Saturday, July 12, 2008

Humility and Hope in the Face of Immensity

People often ask what it is I hope to do with my degree in “Interdisciplinary Science.” My goal, in my own small way, is to communicate our understanding of humanity's place in the universe as revealed by the methods and findings of science. If I can be even one percent as effective and eloquent as the astronomer Carl Sagan was in communicating the humbling, yet hopeful, self-awareness science makes possible, I will have realized my goal. Made famous by his co-creation and hosting of the PBS television series Cosmos in 1980, he died, far too soon, in 1996. Dr. Sagan was one of the chief scientific investigators for NASA's Viking missions to Mars and the Voyager 1 and 2 missions to the outer planets: Jupiter, Saturn, Uranus, and Neptune.

The Voyager 1 spacecraft had completed its primary mission in 1990. After passing beyond the orbit of Neptune, Dr. Sagan suggested that the camera aboard Voyager 1 be turned towards Earth for one last look, just as a child, leaving home to begin the adult period of their life, turns back for one last glance of where they started from.

The Pale Blue Dot...



As you watch the video, I hope you not only look at the images, but really listen to, and think about, the words. Throughout my life, similar words and images, and these words and images in particular, have moved me, often to the point of tears, beyond my ability to adequately express. In the video, Dr. Sagan refers to the study of humanity's place in the universe as a profoundly humbling and character-building experience. It is more than that though, for these words, and the ideas behind them, have moved me, inspired me, and above all else, have given me hope which all of the "holy books" of all the world's religions cannot even approach.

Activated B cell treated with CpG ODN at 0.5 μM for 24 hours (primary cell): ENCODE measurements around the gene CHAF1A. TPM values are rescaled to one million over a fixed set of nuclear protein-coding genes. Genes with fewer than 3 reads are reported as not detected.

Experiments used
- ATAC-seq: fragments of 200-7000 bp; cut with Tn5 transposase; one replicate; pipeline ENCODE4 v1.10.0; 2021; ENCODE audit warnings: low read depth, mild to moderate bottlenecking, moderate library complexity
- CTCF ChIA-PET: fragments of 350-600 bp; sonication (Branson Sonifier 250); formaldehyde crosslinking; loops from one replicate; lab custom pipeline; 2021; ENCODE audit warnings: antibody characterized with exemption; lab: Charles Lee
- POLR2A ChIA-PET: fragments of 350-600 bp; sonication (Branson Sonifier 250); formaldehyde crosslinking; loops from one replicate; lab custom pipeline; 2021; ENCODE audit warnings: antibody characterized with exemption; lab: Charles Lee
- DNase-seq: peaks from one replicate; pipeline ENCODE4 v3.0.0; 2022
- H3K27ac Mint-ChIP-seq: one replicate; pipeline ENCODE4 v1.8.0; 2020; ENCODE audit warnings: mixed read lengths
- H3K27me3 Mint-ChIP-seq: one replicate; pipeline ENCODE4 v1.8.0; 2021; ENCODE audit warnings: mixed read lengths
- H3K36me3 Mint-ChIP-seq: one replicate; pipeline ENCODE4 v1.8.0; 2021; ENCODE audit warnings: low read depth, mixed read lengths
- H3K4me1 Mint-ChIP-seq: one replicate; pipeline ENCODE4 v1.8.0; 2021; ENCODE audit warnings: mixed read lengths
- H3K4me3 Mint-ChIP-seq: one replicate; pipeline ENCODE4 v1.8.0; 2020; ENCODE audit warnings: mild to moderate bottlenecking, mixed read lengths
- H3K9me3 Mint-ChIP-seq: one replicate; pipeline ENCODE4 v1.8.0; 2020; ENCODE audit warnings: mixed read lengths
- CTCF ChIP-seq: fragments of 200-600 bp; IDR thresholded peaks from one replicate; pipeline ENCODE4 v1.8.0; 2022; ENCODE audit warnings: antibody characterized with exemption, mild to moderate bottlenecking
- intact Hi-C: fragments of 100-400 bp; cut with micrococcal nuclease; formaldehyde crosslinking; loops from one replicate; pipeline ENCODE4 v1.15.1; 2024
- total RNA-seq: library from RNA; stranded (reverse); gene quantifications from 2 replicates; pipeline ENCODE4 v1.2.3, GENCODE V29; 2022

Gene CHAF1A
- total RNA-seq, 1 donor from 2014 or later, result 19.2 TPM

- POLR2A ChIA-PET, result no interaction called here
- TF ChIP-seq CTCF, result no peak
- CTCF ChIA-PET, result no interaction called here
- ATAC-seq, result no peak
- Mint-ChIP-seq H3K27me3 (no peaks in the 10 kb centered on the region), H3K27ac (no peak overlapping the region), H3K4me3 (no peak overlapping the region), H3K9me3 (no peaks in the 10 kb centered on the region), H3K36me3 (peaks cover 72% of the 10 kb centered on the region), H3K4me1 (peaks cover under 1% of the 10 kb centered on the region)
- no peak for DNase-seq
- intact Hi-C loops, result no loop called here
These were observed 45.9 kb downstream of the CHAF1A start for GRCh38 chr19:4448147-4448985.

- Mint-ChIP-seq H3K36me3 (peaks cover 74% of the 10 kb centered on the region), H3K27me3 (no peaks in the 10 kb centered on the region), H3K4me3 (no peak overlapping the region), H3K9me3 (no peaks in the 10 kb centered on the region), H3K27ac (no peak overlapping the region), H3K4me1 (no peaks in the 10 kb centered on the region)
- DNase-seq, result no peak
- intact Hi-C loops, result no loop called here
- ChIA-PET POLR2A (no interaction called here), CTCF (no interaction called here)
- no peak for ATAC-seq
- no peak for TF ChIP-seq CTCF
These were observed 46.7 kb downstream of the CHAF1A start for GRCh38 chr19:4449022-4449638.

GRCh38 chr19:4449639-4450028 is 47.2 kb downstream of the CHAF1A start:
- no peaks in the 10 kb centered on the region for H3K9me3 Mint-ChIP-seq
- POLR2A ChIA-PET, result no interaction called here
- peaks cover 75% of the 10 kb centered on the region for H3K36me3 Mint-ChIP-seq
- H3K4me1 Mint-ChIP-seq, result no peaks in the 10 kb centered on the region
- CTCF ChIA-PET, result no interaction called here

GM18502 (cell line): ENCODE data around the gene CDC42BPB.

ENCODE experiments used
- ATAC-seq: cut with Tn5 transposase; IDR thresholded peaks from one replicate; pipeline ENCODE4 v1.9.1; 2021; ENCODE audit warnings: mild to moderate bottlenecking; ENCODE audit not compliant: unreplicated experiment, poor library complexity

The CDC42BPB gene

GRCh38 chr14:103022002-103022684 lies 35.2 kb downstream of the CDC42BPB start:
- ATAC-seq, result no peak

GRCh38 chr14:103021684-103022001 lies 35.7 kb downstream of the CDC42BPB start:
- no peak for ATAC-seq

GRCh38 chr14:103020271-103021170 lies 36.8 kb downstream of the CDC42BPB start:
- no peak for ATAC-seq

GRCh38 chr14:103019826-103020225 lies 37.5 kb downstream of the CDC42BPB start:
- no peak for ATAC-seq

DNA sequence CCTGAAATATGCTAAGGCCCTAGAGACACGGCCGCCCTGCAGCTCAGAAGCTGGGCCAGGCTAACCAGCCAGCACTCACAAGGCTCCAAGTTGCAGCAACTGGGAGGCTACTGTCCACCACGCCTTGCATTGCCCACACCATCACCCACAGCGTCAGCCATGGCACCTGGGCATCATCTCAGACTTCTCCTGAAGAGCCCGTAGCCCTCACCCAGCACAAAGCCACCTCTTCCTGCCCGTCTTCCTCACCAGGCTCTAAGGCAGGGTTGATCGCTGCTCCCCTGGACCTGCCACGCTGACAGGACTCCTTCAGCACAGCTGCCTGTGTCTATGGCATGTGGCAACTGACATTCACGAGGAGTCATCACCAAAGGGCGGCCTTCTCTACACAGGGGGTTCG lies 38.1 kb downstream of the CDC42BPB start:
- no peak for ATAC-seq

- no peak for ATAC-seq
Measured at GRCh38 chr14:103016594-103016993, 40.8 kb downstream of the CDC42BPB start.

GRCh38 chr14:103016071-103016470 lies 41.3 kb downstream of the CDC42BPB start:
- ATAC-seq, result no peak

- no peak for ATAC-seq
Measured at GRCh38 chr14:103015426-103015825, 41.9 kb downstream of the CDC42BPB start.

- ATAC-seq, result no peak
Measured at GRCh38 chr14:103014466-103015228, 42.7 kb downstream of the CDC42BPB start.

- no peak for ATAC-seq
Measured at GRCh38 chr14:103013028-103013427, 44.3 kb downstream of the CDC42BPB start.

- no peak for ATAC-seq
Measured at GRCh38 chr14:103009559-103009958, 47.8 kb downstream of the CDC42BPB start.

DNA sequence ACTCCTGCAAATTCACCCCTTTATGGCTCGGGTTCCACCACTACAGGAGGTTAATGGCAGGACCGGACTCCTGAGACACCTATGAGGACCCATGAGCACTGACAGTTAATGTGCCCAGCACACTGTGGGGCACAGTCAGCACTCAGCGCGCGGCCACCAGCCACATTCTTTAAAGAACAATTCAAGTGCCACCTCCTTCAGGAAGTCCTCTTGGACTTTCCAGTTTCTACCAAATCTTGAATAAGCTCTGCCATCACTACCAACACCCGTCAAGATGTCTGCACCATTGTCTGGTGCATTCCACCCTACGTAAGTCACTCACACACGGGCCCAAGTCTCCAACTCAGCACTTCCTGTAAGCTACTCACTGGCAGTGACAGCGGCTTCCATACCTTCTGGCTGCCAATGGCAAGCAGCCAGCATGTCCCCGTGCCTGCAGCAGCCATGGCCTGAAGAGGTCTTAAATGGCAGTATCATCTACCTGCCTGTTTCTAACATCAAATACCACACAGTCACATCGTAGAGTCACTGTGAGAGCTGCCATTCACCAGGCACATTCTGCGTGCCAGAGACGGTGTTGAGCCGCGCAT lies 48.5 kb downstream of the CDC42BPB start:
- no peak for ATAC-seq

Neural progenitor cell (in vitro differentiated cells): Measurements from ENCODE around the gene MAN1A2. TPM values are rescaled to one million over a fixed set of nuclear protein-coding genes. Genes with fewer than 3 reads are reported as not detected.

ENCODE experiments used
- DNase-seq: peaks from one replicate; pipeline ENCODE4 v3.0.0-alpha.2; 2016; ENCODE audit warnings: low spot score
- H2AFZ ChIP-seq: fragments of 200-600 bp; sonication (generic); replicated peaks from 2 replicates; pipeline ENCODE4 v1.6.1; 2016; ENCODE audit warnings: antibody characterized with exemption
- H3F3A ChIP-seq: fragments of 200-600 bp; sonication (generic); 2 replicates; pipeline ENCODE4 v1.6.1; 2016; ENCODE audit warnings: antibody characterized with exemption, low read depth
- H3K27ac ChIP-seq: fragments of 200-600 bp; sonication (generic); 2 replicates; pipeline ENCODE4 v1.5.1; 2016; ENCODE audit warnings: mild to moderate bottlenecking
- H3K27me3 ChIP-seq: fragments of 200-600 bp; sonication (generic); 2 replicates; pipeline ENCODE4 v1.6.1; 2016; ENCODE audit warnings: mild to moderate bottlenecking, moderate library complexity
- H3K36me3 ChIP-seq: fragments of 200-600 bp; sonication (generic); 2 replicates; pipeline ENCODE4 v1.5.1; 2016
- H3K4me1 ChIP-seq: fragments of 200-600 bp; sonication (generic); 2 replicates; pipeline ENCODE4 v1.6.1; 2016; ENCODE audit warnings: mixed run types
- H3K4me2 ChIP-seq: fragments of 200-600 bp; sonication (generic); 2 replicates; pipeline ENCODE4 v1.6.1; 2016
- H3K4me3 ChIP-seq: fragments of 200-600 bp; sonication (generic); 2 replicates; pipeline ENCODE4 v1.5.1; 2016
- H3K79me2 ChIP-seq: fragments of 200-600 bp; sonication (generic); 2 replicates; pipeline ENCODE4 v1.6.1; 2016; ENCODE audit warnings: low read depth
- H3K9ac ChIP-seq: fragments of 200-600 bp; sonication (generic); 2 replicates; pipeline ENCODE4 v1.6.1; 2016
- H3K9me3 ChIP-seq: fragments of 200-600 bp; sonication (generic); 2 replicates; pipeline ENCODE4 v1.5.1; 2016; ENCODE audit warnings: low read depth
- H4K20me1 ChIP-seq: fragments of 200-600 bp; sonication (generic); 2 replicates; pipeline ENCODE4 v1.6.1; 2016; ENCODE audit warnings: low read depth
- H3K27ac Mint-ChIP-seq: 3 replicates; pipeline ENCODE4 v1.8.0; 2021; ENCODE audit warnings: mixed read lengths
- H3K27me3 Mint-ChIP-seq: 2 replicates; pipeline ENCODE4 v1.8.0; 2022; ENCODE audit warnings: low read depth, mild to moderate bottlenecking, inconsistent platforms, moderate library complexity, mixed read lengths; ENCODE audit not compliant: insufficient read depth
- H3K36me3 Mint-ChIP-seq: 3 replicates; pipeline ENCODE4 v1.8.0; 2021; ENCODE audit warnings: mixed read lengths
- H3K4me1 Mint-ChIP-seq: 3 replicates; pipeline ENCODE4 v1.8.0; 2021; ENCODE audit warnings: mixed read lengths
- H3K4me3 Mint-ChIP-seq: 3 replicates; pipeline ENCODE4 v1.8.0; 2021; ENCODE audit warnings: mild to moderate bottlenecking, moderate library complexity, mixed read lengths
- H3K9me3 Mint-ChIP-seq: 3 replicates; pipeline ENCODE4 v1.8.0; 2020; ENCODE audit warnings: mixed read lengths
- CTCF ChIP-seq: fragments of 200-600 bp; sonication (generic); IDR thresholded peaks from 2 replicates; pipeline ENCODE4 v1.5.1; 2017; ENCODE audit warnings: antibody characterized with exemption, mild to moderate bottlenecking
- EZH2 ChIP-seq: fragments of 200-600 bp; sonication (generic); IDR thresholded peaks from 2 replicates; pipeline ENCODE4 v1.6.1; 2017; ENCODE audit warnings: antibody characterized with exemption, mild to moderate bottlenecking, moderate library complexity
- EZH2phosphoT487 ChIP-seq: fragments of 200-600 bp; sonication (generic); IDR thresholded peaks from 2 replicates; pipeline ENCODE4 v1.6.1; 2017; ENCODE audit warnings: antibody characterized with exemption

Our individual lives, our loves, our tragedies and sufferings, and our occasional, yet all too temporary triumphs, when seen against the staggeringly large scale of the universe–the cosmos, lead many people to feel reduced to insignificance. Instead of humility, they feel despair. Too often, the despair forces many people to turn back, to grasp for something, anything, that will make them again feel significant. This is unfortunate, for it is only part of the message. Standing at the brink of the unknown, if we do not turn back in fear, we find we are capable of exploring our immediate neighborhood, that the new knowledge thus gained enables us to take a few more cautious, yet hopeful steps, into the unknown. Since the realization, hundreds of years ago, that our home, the Earth, revolves about the sun, and not the other way around, humanity's understanding has only grown. The obvious smallness of humanity's home, set against the immensity of the cosmos, when combined with our ability to understand and appreciate these facts, and our determination to continue to explore, is for me, and many like me, a source of profound hope. Humility without Despair and Hope without Certainty...

No comments: